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Caribbean Islands-Crops

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Sugar continued to be the most important cash crop despite the overwhelming structural problems that the sugar industry faced. As late as the 1880s, there existed over 300 independent sugar plantations on Trinidad; a century later, however, the industry was completely dominated by one state-run firm, Caroni Sugar Company. The government bought a 51-percent share of Caroni from the near monopoly of Tate and Lyle in 1971; within five years, the enterprise was fully government owned. By the mid-1980s, Caroni merged with the government's joint- venture Orange Grove, making Caroni almost a complete monopoly.

Although the sugar industry hit a forty-five-year low in 1984, output did recover somewhat in the late 1980s. Nonetheless, the industry continued to face several major obstacles to long-run success. As the standard of living for Trinidadians increased in the 1970s, real wages of sugar workers rose faster than output, causing productivity to decline. Falling yields per hectare in the cane fields also exacerbated dwindling productivity. Additional problems included seasonal labor shortages, factory equipment problems, and numerous unplanned cane fires. In spite of government efforts to revive the industry, production costs of Trinidadian sugar in the 1980s were estimated to be three times greater than market prices and well above the EEC's price offered through preferential agreements. Inefficiencies and low world sugar prices caused a large annual drain on government finances that paid for the shortfall. The option of reducing or eliminating sugar production was a very difficult one because of its long history on the islands and its role as a major source of employment for a country with chronically high unemployment rates.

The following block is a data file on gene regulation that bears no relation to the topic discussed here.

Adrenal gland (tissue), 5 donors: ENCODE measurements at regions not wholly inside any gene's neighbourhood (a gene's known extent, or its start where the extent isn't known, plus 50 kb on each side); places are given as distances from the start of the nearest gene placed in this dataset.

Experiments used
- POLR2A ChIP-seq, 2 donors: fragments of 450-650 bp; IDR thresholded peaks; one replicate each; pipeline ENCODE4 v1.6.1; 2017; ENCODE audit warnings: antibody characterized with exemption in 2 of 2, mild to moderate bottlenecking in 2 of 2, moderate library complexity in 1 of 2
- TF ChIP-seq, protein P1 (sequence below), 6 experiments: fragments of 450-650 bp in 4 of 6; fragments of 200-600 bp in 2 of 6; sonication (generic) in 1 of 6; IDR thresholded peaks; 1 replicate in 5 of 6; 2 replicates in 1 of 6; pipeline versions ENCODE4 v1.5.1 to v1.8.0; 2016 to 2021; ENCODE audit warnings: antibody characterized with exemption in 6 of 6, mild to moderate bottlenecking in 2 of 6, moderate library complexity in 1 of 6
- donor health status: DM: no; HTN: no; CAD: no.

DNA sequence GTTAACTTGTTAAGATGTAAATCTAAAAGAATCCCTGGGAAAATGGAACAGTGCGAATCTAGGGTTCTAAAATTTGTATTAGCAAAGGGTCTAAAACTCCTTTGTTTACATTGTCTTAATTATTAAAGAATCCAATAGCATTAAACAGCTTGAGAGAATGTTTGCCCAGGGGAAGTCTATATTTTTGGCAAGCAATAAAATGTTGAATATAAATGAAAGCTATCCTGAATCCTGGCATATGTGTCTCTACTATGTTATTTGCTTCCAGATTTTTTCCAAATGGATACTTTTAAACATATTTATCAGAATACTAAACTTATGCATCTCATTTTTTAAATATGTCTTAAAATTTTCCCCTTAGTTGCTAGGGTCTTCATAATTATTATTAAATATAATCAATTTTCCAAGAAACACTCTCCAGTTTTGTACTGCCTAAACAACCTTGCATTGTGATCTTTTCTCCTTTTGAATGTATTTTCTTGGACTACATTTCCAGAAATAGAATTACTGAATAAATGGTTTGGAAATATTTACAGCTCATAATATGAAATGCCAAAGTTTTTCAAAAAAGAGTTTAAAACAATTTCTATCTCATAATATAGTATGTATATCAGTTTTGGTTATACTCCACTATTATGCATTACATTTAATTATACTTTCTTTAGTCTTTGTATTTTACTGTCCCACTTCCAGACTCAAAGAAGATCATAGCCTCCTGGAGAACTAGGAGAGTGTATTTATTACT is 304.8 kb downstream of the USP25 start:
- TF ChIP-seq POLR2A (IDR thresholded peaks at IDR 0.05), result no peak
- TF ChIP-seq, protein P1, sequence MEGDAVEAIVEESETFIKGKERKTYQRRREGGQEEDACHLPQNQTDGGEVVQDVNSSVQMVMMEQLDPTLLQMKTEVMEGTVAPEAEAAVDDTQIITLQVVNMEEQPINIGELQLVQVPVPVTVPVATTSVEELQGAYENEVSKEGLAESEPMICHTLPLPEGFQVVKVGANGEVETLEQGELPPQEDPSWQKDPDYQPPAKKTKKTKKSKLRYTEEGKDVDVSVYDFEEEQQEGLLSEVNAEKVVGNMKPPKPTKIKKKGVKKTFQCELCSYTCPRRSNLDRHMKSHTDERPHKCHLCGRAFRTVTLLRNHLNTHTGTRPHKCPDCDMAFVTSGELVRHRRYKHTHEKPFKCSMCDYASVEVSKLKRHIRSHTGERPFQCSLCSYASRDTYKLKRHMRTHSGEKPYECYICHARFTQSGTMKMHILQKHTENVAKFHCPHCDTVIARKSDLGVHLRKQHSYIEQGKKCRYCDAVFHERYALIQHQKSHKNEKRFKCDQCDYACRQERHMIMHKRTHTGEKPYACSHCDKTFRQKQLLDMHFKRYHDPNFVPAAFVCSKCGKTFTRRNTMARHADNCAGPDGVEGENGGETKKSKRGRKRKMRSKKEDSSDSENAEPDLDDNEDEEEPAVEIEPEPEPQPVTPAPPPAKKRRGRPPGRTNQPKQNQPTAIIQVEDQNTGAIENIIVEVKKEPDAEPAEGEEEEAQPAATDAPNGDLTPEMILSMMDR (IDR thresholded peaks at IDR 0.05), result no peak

In the 1980s, sugarcane continued to occupy under a third of land in use (fewer than 20,000 hectares). The sugar subsector employed approximately 20,000 workers, or slightly less than half of all the agricultural labor force. Most cane was grown on the central plains, primarily by East Indians. In 1985 about 65 percent of all sugar was harvested on large estates; the number of small farmers was declining because fewer young people were entering the cane fields. The sugar harvest in 1984, one of the worst ever, yielded 70,000 tons, or only about one-third of the harvest of 1970. Sugar production rose to over 80,000 tons in 1985, and in the late 1980s the government was aiming for 100,000-ton sugar harvests. Nonetheless, major increases beyond the 100,000-ton mark were unlikely without even larger government losses. Eighty percent of the country's sugar was exported in 1985 compared with 60 percent five years earlier. Beginning in 1984, the government also began a program to process imported raw sugar.

Reduced market access to its major preferential export markets, Britain and the United States, was another major problem facing the sugar industry in the 1980s. Trinidad and Tobago's sugar quota with the EEC was reduced at the 1985 Lomé Convention (see Glossary) from 69,000 tons to 47,300 tons as a result of its inability to fill the previous quota. As production rebounded after mid-decade, however, Trinidad and Tobago was allocated a portion of the quota commitments of some African countries to export to the EEC. Trinidad and Tobago gained even less access to the United States market because of cutbacks in the United States International Sugar Agreement (ISA). Trinidad and Tobago's ISA quota dropped to only 6,504 tons by 1987, a 60-percent reduction from 1984. This reduction was expected to cause the loss of millions of dollars to the sugar industry in Trinidad and Tobago. Because of these unfavorable market conditions, Caroni was diversifying away from sugar in the late 1980s into rice production and livestock.